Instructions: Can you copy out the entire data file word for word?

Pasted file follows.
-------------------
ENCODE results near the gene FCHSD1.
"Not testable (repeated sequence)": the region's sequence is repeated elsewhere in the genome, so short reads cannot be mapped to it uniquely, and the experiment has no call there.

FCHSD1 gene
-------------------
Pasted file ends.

ENCODE results near the gene FCHSD1.
"Not testable (repeated sequence)": the region's sequence is repeated elsewhere in the genome, so short reads cannot be mapped to it uniquely, and the experiment has no call there.

FCHSD1 gene